“Part of my frustration is that some of the proposed ideas have already been tried and failed,” said Dawkins. “I will make myself available to any meeting because I feel that strongly about it. We will take any advice people give into consideration. The biggest thing is that we need to hear from more people about their specific concerns. Getting names, times, witnesses will help plead a better case.” (P4)

As the meeting progressed students became more comfortable with expressing how they truly felt about their experiences in the dining hall. Dawkins was more than happy to listen to the students concerns. One student explained how there should be an employee at each station doing a specific job so the food can be given to customers in a moretimely manner. The food quality is not the important issue; it is getting the customers food in their hands quickly on a consistent basis. This was more importantly emphasized during peak hours. Another student expressed how he feels that more students should work at Dunkin to increase relationships between the students and employees at Dunkin. An arguing factor into placing students onto the Dunkin staff is that Chartwells by their contract, can only clock in 150 hours for students on campus at maximum, according to Dawkins. Brad Crerar is the Director of the Student Center at Southern and attended the meeting as well to help students voice their opinions.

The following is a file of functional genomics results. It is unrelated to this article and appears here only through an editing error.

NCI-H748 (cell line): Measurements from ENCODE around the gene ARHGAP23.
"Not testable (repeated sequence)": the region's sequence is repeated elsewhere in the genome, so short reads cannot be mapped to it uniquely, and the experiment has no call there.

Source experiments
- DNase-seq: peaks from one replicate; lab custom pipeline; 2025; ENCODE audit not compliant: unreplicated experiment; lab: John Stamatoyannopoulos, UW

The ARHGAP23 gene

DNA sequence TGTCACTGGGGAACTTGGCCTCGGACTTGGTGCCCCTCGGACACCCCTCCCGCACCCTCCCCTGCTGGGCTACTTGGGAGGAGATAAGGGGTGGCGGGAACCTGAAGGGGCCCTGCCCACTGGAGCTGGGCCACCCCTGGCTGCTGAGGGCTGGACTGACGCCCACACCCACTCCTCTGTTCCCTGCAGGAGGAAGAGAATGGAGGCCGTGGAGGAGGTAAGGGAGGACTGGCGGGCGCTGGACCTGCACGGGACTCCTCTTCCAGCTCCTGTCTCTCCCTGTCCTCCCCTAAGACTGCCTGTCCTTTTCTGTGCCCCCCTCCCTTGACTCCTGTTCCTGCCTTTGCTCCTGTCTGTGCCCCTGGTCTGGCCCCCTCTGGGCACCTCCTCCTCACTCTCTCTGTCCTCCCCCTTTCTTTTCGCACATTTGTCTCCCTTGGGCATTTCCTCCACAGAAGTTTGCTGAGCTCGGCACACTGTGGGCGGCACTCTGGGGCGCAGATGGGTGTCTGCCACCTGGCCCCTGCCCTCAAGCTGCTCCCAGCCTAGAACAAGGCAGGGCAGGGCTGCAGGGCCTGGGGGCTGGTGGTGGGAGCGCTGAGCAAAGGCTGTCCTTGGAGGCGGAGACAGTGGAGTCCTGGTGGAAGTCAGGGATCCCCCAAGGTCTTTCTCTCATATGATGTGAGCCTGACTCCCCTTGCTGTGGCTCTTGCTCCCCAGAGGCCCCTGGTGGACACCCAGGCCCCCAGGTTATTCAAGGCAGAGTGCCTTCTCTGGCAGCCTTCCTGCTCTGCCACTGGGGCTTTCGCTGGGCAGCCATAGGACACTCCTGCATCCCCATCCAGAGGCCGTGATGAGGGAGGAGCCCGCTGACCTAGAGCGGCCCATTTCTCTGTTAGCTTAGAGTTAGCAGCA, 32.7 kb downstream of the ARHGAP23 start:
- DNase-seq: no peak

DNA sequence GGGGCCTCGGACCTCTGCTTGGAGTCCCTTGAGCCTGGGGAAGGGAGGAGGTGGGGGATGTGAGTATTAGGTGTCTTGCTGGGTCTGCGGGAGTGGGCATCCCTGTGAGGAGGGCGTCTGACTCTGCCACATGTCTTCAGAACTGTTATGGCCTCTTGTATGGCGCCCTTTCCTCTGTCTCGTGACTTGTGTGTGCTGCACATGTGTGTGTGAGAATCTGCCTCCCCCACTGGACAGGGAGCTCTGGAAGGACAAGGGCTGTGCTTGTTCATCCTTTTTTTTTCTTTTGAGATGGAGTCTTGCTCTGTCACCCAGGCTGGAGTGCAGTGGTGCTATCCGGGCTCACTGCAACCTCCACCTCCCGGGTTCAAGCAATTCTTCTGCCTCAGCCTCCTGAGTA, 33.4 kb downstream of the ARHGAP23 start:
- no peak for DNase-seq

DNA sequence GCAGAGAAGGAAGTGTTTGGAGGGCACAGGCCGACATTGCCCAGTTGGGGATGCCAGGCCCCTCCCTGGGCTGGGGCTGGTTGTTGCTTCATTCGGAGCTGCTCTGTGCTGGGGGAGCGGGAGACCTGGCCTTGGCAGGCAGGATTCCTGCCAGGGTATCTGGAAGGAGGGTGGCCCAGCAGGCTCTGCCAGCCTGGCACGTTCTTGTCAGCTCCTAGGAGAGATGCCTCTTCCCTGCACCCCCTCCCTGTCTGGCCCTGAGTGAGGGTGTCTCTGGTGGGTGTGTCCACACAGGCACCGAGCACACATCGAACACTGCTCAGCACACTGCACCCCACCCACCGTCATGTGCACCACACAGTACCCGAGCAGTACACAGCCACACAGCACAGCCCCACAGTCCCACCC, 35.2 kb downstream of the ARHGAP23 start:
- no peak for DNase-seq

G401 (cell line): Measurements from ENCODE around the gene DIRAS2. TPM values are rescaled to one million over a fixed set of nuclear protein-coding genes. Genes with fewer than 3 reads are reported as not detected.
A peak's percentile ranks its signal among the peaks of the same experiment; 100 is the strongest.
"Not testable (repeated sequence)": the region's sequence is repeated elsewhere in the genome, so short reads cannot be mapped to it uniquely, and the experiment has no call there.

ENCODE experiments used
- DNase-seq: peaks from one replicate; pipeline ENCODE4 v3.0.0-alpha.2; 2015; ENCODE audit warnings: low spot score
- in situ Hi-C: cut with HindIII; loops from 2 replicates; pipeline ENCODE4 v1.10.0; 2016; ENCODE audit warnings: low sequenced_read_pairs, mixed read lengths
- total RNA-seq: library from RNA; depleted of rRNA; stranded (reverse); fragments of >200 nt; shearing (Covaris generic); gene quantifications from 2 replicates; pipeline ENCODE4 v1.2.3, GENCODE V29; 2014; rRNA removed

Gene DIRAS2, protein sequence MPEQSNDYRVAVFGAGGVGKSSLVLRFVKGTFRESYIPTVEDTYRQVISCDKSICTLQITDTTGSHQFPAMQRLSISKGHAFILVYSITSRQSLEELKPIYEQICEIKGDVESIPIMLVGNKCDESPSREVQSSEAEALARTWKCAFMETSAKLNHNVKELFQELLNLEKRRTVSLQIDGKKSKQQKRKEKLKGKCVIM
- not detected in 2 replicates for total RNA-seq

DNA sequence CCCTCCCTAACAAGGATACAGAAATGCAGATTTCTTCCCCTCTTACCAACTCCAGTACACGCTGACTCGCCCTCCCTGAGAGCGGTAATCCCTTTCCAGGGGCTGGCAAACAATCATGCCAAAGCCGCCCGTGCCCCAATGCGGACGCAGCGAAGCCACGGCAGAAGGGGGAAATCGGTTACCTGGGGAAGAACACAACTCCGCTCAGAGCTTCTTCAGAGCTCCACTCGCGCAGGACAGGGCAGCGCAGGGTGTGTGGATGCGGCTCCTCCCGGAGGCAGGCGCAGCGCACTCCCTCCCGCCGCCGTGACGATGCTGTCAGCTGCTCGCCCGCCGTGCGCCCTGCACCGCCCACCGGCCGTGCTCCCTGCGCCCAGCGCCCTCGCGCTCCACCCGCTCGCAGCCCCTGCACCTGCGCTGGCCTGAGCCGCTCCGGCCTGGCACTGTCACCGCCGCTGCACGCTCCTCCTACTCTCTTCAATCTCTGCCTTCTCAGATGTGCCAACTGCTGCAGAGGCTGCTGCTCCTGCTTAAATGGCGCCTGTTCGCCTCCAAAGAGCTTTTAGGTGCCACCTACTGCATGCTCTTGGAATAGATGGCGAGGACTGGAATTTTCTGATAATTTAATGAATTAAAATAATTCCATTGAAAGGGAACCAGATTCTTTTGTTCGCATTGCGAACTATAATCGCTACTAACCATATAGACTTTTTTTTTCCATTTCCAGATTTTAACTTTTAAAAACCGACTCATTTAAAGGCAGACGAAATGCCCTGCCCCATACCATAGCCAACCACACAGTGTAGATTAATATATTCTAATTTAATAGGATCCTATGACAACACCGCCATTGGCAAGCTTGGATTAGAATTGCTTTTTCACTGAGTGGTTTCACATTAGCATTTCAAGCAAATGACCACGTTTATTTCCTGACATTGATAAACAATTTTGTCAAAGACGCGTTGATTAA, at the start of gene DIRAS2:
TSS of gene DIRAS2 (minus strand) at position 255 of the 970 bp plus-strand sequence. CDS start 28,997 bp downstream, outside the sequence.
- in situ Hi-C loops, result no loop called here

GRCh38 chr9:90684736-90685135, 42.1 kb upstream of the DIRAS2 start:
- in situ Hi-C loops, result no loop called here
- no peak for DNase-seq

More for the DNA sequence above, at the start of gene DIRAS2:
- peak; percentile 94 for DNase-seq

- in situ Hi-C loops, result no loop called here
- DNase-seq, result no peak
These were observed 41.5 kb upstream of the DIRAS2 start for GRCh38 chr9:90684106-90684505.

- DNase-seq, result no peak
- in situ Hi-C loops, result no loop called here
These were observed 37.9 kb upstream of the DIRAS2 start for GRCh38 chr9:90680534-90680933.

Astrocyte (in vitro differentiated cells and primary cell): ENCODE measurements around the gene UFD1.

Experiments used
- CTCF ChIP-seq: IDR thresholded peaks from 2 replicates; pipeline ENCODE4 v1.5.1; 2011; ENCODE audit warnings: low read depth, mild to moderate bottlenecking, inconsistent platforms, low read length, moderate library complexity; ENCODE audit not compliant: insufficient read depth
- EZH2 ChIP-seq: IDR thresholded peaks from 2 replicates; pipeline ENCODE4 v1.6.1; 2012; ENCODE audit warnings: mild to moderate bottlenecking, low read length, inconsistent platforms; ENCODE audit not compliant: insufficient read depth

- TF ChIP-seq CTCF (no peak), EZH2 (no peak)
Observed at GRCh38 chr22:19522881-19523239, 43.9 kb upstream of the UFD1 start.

“I think that yesterday was the first time Chartwells really heard what the students felt,” he said. “They said they were tired of waiting in line and getting treated poorly.”

Some students believe that the friendliness is a problem while others believe it is the time it takes to get their food. The problem is not the service overall, but moreover the service during busy times.

“What students need to understand, though, is that when everyone gets out of their morning classes, it contributes to long lines at Dunkin,” said Crerar. “However, this is definitely an ongoing problem and needs to be resolved.”